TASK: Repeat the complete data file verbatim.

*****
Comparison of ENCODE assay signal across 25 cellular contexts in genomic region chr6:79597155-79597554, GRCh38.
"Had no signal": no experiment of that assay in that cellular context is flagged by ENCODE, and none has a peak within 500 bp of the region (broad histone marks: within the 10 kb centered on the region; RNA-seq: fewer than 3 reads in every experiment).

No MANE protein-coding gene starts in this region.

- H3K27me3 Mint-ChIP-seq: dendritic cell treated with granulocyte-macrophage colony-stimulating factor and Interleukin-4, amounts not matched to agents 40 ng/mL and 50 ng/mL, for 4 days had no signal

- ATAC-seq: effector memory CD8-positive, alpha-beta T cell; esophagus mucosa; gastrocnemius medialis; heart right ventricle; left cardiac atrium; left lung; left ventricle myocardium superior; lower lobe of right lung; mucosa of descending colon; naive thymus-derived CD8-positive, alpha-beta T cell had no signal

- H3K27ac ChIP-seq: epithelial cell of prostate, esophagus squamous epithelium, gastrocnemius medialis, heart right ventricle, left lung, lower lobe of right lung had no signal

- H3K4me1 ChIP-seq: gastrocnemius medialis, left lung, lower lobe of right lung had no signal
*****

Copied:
Comparison of ENCODE assay signal across 25 cellular contexts in genomic region chr6:79597155-79597554, GRCh38.
"Had no signal": no experiment of that assay in that cellular context is flagged by ENCODE, and none has a peak within 500 bp of the region (broad histone marks: within the 10 kb centered on the region; RNA-seq: fewer than 3 reads in every experiment).

No MANE protein-coding gene starts in this region.

- H3K27me3 Mint-ChIP-seq: dendritic cell treated with granulocyte-macrophage colony-stimulating factor and Interleukin-4, amounts not matched to agents 40 ng/mL and 50 ng/mL, for 4 days had no signal

- ATAC-seq: effector memory CD8-positive, alpha-beta T cell; esophagus mucosa; gastrocnemius medialis; heart right ventricle; left cardiac atrium; left lung; left ventricle myocardium superior; lower lobe of right lung; mucosa of descending colon; naive thymus-derived CD8-positive, alpha-beta T cell had no signal

- H3K27ac ChIP-seq: epithelial cell of prostate, esophagus squamous epithelium, gastrocnemius medialis, heart right ventricle, left lung, lower lobe of right lung had no signal

- H3K4me1 ChIP-seq: gastrocnemius medialis, left lung, lower lobe of right lung had no signal